NHS England confirmed they will be completing a review of low value prescription items from 1st April 2017 and implementing new guidance for clinical commissioning groups with a view to saving NHS spending in this area. The review comes following extensive work by NHS clinical commissioners that identified significant areas where potential savings can be made. The savings could potentially reach a massive £400m per year.
The review will look to address the growing concerns over the justification of many low value prescriptions that currently absorb millions of the NHS funding every year.
To be able to develop the guidelines, NHS England will work alongside clinicians and clinical commissioning groups initially looking at a set of 10 medicines which are either ineffective, unnecessary or inappropriate for prescription on the NHS or are unsafe.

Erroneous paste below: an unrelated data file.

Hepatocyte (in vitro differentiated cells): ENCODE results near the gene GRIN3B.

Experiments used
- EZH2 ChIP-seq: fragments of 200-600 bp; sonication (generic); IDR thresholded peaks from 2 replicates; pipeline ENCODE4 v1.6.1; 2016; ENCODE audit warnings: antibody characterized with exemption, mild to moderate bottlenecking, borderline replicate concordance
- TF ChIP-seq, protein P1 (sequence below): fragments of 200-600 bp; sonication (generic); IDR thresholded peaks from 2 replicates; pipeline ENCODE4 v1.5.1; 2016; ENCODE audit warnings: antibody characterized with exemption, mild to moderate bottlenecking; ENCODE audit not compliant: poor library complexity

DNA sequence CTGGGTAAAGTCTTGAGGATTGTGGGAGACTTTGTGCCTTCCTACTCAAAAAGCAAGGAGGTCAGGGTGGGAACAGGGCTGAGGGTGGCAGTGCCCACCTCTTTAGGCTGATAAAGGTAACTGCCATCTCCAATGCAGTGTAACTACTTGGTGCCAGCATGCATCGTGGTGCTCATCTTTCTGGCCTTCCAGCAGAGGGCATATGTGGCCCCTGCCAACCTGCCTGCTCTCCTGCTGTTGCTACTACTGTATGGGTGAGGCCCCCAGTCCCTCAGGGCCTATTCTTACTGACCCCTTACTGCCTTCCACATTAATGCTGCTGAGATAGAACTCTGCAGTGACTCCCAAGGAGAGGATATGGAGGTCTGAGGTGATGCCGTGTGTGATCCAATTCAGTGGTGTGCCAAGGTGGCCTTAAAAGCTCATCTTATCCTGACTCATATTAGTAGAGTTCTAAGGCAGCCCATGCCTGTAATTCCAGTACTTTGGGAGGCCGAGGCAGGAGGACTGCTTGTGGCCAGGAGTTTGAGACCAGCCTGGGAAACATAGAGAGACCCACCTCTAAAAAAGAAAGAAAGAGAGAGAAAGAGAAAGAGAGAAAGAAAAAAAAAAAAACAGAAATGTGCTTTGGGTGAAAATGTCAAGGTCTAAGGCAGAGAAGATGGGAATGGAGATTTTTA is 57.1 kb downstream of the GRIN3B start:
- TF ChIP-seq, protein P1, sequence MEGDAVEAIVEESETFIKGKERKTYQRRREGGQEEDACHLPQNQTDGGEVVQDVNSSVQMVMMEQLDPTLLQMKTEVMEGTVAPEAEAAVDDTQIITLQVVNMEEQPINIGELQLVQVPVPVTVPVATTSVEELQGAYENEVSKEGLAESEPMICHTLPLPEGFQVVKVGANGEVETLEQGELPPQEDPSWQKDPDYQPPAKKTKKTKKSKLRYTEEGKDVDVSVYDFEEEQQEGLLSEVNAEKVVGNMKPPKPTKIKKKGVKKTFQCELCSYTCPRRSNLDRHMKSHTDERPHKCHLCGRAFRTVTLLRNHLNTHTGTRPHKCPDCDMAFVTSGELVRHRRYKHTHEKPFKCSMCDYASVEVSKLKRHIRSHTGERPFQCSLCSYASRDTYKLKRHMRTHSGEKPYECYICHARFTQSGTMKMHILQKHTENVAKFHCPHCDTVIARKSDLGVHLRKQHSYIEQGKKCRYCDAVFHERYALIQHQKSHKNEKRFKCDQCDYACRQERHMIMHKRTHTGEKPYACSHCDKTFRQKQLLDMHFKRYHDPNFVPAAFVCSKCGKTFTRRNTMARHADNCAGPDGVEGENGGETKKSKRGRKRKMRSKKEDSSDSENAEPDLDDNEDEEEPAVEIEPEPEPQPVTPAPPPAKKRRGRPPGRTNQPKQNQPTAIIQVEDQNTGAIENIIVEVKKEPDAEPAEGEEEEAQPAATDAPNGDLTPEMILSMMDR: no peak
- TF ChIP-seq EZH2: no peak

With the financial challenges faced by the NHS, further work will consider other medicines that are of relatively low clinical value or priority or are available “over the counter”. In some instances the cost would be far lower when considering treatments for coughs and colds, antihistamines, indigestion and heartburn medication and sun cream.
NHS England have confirmed they will apply careful consideration to ensure that certain groups of people are not disproportionately affected.
For full information on the report from the 28th March 2017, we have provided a link to the NHS England website where the report can be found.
Nick Triggle also provided an in depth article for the BBC on the NHS England crackdown and provides statistics as to the low value prescription items and the cost to the NHS. Within the figures it is confirmed that there was a cost of £21.88m on gluten-free foods alone. For a full run down of the medicines that will initially be investigated, have a look at the link below: